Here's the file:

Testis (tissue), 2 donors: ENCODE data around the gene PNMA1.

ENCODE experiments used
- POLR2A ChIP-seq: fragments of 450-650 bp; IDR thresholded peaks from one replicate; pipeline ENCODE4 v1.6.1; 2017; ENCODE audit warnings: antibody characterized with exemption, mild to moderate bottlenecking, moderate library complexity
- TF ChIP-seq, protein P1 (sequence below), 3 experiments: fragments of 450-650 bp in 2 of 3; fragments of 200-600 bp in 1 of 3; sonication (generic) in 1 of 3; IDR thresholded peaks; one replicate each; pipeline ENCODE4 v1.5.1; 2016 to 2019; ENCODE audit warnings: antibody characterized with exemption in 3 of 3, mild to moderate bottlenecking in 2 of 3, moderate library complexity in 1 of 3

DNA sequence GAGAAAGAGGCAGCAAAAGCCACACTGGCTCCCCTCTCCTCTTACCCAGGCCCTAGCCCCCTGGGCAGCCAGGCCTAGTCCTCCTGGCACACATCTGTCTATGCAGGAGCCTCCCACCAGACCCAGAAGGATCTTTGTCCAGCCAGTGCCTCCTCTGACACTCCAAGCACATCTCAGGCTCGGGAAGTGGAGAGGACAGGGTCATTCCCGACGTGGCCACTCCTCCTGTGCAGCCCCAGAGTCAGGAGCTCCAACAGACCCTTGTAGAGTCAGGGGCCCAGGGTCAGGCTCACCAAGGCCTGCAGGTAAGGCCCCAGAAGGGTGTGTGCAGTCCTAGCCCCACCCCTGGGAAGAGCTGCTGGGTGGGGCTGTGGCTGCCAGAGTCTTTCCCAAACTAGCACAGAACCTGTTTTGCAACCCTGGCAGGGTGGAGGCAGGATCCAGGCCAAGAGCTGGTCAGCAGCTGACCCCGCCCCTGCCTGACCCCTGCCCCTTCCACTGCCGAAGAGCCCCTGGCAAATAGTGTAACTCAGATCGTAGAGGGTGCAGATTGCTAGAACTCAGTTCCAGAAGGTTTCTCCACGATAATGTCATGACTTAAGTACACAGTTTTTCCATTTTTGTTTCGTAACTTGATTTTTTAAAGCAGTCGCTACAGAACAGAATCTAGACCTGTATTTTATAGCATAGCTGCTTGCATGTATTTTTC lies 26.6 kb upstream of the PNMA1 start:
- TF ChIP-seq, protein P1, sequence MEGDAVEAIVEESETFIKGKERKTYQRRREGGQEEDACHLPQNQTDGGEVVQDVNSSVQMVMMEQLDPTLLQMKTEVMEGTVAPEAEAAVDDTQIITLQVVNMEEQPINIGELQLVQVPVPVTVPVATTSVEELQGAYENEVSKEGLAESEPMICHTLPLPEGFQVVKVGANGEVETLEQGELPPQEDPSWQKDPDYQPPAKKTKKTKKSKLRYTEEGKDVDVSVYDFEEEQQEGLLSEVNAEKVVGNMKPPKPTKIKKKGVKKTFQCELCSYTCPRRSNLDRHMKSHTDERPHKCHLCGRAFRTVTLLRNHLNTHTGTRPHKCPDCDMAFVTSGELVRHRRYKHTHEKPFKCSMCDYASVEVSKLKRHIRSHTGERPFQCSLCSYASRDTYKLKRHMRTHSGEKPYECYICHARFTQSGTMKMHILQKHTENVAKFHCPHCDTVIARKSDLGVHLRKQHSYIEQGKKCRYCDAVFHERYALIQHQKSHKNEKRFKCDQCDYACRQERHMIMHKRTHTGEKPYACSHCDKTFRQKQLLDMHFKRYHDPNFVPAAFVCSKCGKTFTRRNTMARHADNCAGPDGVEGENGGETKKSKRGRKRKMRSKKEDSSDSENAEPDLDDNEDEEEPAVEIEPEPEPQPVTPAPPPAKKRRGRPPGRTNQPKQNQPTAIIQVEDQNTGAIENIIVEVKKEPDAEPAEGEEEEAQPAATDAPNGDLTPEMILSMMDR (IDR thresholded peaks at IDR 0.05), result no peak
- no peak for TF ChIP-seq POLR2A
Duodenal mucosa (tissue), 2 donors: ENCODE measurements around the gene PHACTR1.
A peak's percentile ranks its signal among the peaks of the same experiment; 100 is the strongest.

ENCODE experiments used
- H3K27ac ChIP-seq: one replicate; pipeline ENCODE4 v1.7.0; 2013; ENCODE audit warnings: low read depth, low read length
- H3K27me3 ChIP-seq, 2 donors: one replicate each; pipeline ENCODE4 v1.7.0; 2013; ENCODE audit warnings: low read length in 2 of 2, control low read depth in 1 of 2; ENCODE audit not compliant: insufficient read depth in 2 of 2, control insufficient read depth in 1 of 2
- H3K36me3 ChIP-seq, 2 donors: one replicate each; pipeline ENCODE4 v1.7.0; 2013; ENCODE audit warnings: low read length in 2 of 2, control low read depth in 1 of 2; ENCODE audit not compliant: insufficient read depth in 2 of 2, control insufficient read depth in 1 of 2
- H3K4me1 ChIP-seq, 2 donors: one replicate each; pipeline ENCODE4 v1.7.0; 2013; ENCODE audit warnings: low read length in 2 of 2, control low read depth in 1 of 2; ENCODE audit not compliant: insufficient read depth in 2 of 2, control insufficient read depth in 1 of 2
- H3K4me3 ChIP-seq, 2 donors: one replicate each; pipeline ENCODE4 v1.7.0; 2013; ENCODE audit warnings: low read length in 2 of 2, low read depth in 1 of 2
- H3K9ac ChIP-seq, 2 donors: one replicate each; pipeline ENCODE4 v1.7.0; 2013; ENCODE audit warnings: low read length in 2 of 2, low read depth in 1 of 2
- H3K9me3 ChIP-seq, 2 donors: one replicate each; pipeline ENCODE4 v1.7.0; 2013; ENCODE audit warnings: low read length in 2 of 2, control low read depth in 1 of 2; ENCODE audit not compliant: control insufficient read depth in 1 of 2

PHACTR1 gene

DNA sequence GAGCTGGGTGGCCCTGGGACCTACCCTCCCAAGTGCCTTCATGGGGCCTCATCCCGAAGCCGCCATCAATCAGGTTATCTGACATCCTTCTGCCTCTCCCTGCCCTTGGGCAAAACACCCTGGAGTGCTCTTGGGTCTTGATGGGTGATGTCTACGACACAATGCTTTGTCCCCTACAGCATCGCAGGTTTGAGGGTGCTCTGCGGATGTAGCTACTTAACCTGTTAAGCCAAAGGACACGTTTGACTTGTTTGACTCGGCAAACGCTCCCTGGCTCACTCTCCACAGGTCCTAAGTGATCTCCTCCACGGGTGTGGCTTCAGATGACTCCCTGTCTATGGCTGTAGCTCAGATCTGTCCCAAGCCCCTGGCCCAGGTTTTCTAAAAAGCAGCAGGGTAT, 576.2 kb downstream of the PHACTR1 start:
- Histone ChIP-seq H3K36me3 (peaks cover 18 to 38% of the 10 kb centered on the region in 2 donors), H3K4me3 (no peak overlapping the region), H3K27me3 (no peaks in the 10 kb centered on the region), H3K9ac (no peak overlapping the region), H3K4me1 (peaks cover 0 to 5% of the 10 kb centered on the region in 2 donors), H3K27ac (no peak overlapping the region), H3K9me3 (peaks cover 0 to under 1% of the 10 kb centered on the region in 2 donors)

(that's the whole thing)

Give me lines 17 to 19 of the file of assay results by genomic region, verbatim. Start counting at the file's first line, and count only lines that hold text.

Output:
- H3K9me3 ChIP-seq, 2 donors: one replicate each; pipeline ENCODE4 v1.7.0; 2013; ENCODE audit warnings: low read length in 2 of 2, control low read depth in 1 of 2; ENCODE audit not compliant: control insufficient read depth in 1 of 2

PHACTR1 gene

DNA sequence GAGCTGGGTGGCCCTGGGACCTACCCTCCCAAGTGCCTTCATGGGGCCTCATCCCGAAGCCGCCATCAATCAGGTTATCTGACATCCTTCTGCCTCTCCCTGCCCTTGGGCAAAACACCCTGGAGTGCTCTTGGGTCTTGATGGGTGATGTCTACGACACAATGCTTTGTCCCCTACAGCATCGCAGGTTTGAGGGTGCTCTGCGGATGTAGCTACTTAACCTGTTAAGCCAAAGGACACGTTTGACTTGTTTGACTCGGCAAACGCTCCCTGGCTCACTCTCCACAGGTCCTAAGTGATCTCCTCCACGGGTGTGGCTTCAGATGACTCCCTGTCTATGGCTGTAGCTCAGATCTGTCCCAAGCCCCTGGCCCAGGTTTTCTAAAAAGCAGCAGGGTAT, 576.2 kb downstream of the PHACTR1 start: